Free Markets, Free People

Taxes, energy, health care and spending–what we should be talking about

Pete DuPont does a little analysis of what should be major issues in the upcoming  election.  They don’t bode well for the current administration if, in fact, Republicans can get the media to actually pay attention and address them:

Taxes. Big tax hikes coming in January will serve as dampers on economic growth.ObamaCare imposes a new 3.8% tax on investment income. On top of that, if the Bush tax [rates] aren’t extended, the top income tax rates will rise to 23.8% from 15% on capital gains and to 43.4% from 15% on dividends.

But beyond the economic impact, the Obama administration’s focus on class warfare fuels the nation’s dissatisfaction and plays on an unwise resentment towards successful businesspeople. Mr. Obama continues to push for higher taxes and does so in a way that is an attack on those who are successful–demanding that higher-income taxpayers pay their "fair share," when they already pay more than that.

The economic impact shouldn’t be waved off.  When and if both capital gains and dividend incomes are taxed at a higher rate, they will effect both investment and retirement incomes.  Don’t forget those” rich folks” whose retirement income is structured to depend on dividends from blue chip stocks they’ve methodically bought in small quantities over their working years.  It obviously doesn’t matter that their incomes really don’t reach the “rich” threshold that the Democrats want you to envy, their retirement incomes will take an almost 200% tax increase hit regardless if the current rates aren’t extended.  Apparently to collect less than a trillion dollars over 10 years taxing the “rich” (so they’ll pay their “fair share”) vs. spending $46 trillion Democrats are happy to sacrifice those folks.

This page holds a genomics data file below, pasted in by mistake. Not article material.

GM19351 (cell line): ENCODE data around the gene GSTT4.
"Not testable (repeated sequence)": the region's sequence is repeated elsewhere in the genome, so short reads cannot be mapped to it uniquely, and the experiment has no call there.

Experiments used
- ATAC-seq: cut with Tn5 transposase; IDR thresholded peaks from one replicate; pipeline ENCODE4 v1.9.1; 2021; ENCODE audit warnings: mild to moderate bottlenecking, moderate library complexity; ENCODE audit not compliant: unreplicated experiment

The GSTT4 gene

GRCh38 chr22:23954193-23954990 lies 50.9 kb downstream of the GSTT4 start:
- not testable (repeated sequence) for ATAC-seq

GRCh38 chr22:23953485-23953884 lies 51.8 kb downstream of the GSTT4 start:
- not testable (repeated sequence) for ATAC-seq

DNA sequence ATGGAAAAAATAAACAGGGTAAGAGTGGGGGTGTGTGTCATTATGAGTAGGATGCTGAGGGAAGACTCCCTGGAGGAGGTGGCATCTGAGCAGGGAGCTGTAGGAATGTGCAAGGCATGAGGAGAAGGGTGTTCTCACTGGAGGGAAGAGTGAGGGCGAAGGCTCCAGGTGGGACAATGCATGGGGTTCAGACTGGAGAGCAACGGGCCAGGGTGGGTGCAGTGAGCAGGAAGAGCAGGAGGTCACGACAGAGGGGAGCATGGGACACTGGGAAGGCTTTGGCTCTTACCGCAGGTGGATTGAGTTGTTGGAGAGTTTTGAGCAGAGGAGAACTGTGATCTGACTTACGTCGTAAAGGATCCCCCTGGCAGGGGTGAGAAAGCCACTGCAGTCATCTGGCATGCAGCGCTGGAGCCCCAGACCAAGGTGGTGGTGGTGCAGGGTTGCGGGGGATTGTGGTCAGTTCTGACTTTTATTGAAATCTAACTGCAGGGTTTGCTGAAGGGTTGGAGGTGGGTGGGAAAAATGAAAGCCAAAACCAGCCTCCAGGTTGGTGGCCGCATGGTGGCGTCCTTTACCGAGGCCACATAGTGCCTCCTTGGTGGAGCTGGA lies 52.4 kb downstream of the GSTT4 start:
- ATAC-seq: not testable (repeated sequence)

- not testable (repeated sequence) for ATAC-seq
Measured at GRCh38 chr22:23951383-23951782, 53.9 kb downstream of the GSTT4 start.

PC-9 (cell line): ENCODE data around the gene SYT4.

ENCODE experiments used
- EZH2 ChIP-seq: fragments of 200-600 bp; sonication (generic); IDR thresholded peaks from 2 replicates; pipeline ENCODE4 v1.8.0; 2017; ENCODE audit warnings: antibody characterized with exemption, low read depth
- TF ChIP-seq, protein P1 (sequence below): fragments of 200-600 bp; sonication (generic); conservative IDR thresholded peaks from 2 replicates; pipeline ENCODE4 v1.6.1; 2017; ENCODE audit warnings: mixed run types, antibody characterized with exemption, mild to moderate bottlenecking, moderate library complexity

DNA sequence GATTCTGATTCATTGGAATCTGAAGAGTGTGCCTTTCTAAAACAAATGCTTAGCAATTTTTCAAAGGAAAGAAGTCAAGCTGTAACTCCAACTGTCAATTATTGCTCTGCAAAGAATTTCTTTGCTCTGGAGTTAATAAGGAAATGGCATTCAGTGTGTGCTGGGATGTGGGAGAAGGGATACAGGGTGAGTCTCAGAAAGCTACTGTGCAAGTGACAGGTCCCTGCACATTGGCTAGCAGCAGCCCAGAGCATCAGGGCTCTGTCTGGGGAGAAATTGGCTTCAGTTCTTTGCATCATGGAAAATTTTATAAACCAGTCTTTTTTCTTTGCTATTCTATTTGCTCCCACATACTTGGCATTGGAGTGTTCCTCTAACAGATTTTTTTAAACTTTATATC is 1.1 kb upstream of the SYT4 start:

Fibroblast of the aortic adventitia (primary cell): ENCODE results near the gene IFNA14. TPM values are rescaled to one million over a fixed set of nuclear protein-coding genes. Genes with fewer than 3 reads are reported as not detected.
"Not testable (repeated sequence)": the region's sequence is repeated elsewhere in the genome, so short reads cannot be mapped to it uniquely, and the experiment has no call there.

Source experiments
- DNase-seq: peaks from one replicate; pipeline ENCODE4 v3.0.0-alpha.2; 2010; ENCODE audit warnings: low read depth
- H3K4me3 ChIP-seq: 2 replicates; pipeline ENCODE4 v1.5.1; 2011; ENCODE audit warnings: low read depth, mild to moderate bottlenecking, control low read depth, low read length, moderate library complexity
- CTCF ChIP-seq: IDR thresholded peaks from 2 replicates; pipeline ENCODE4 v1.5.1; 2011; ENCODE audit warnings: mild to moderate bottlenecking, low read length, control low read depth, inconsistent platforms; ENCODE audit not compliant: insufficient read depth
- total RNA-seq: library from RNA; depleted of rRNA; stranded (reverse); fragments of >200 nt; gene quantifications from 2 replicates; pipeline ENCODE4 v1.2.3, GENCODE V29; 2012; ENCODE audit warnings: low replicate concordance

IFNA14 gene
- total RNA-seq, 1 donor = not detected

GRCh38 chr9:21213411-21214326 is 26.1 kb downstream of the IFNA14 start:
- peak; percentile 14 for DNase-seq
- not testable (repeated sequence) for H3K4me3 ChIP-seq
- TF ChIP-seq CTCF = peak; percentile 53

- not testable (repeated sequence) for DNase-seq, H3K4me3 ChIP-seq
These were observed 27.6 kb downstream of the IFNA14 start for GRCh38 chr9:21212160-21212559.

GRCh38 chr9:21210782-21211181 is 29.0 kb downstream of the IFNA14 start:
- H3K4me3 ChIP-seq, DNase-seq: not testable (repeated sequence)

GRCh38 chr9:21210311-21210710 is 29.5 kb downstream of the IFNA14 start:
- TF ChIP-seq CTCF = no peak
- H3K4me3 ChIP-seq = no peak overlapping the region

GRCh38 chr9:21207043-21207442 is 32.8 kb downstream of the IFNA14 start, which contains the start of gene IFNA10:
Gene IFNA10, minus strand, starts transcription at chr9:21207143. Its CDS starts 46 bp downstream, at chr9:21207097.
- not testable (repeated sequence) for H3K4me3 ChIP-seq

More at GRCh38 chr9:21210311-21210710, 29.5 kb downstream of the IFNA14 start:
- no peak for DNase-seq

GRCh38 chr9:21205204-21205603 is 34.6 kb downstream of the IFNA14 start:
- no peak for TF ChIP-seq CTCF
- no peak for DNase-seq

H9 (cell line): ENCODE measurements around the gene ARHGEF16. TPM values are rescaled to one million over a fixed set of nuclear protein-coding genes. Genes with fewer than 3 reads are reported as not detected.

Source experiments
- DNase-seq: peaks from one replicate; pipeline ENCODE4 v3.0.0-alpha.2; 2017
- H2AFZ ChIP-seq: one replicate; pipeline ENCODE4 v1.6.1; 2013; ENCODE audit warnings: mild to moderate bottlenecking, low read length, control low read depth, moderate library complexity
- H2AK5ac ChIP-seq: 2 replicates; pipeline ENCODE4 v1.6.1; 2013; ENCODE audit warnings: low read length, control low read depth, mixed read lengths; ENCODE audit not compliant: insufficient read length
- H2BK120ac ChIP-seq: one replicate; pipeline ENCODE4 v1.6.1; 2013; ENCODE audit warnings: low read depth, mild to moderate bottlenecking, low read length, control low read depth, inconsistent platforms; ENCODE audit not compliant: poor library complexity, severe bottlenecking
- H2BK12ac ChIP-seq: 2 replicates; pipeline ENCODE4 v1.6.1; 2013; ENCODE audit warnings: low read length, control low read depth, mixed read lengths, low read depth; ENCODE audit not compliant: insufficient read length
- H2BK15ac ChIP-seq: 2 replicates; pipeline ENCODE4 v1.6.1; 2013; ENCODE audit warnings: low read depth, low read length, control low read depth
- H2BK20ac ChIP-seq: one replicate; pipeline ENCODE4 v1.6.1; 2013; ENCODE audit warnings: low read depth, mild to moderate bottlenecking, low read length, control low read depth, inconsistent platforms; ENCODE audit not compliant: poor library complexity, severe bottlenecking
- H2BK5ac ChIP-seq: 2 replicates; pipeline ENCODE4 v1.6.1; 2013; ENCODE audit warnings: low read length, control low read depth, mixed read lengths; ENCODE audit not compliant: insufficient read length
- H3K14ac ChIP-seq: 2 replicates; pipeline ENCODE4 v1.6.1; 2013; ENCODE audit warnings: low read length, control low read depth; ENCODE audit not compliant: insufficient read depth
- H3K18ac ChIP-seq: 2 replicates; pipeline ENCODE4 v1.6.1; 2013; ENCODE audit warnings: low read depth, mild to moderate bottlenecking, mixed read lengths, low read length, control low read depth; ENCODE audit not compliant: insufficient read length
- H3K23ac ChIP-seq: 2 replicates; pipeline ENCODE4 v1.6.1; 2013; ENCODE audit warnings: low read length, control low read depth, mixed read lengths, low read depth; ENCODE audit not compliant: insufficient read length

As for investments, there’ll be a recalculation given the increase on capital gains and it will dampen investments, thus business expansion and finally job growth.

Energy. The American people hear Mr. Obama talk about a broad energy strategy, but they see an administration that has attacked the coal industry with onerous regulations, done little or nothing to assist the natural gas boom, done what it can to slow down oil production, and wasted money on other initiatives that please green supporters but don’t lower the cost of energy.

This administration’s energy policy is a joke, but unfortunately it’s a very expensive joke.  Its priorities are completely backward, but purposefully so.  To call what they are doing a “policy” is simply absurd.  This is agenda fulfillment with the people’s money on pie-in-the-sky projects that have yet to yield (nor do they even promise to yield) the energy required to make them viable.  Meanwhile they’ve done everything humanly possible to retard the fossil fuel industry’s growth at a critical time for our economy.  On the issue of energy, this administration gets an F-.

Health care. Although ObamaCare remains unpopular, the Supreme Court ruling upholding it means that a 17% transfer of our economy from the marketplace to the control of the federal government is coming unless Congress and a President Romney can stop it. At a time when our nation needs lower taxes and more flexibility in health-care decisions, ObamaCare has increased taxes by hundreds of billions of dollars and allowed government to regulate most of our health care decisions.

The secretary of health and human services can now set rules that constrain doctors and hospitals and mandate prices. Mr. Obama once promised us all that if you were happy with your current health plan, you’d be able to keep it. The more we learn about ObamaCare, the unlikelier that looks–and the more the government will intrude in the relationship between doctor and patient.

Despite the disapproval of a majority of Americans, Democrats and this President rammed the legislation through anyway.  That should tell most Americans what they really think of their opinion.  It is a classic “we know what’s best for you” elitist move.

The second paragraph gives a hint though to the powers this legislation has given an unaccountable government bureaucrat.  The Secretary of HHS now has tremendous power to make unilateral decisions that will effect everyone’s health care.  Of course, that’s been discussed by some on the right, but for the most part the level of intrusion these powers will confer won’t really begin to be felt until, conveniently, after the election.